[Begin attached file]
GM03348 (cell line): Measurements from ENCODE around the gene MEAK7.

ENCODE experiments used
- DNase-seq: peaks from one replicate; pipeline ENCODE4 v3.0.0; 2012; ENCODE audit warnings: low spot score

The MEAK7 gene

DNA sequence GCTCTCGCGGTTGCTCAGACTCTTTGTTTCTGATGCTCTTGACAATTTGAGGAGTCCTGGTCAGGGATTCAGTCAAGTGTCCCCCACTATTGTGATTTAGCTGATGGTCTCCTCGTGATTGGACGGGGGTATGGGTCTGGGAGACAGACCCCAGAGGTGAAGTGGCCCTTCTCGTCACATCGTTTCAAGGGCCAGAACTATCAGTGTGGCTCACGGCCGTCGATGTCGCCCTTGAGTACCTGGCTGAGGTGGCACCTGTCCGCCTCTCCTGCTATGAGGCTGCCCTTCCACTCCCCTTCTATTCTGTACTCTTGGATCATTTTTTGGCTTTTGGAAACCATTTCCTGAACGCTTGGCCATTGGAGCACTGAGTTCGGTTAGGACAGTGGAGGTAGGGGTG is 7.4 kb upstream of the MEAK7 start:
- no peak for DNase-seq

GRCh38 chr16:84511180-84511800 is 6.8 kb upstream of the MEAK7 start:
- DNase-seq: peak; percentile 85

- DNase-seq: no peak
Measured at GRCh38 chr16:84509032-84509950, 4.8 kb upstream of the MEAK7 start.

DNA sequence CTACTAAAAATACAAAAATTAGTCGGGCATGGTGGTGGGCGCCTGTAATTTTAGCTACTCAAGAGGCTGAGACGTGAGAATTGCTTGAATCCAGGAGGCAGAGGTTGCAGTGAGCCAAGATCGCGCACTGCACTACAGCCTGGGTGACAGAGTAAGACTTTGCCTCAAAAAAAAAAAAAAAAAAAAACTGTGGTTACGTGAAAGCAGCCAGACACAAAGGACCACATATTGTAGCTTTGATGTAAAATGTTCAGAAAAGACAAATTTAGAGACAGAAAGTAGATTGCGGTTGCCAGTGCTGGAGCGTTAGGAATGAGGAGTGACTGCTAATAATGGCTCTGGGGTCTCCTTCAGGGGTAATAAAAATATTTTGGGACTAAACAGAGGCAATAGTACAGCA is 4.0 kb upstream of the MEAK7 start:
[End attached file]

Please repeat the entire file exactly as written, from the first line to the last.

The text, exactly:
GM03348 (cell line): Measurements from ENCODE around the gene MEAK7.

ENCODE experiments used
- DNase-seq: peaks from one replicate; pipeline ENCODE4 v3.0.0; 2012; ENCODE audit warnings: low spot score

The MEAK7 gene

DNA sequence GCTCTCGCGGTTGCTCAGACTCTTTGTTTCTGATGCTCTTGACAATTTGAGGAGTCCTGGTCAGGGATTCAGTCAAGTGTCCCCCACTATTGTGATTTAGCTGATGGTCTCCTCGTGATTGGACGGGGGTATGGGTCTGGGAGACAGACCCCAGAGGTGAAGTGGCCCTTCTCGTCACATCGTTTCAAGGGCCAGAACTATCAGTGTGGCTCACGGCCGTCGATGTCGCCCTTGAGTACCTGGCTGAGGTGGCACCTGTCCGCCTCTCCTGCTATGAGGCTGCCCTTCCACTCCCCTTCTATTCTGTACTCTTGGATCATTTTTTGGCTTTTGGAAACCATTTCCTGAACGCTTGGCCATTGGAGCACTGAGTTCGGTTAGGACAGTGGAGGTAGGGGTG is 7.4 kb upstream of the MEAK7 start:
- no peak for DNase-seq

GRCh38 chr16:84511180-84511800 is 6.8 kb upstream of the MEAK7 start:
- DNase-seq: peak; percentile 85

- DNase-seq: no peak
Measured at GRCh38 chr16:84509032-84509950, 4.8 kb upstream of the MEAK7 start.

DNA sequence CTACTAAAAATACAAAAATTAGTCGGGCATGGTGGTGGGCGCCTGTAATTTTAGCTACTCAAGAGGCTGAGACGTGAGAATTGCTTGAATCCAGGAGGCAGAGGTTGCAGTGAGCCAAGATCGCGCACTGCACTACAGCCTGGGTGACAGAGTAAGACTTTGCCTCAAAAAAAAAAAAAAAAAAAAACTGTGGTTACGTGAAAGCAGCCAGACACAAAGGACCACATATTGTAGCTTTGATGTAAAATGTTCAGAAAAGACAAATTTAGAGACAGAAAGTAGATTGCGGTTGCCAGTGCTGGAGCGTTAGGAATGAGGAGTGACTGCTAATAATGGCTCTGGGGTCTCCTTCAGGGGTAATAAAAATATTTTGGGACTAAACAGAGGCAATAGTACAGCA is 4.0 kb upstream of the MEAK7 start: